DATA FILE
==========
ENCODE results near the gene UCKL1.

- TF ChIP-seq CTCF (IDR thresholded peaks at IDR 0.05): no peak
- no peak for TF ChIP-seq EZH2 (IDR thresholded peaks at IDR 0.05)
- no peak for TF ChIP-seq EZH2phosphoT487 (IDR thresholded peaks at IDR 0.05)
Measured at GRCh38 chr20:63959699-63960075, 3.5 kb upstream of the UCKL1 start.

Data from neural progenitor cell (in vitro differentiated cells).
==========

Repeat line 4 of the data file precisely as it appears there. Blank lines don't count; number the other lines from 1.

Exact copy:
- no peak for TF ChIP-seq EZH2phosphoT487 (IDR thresholded peaks at IDR 0.05)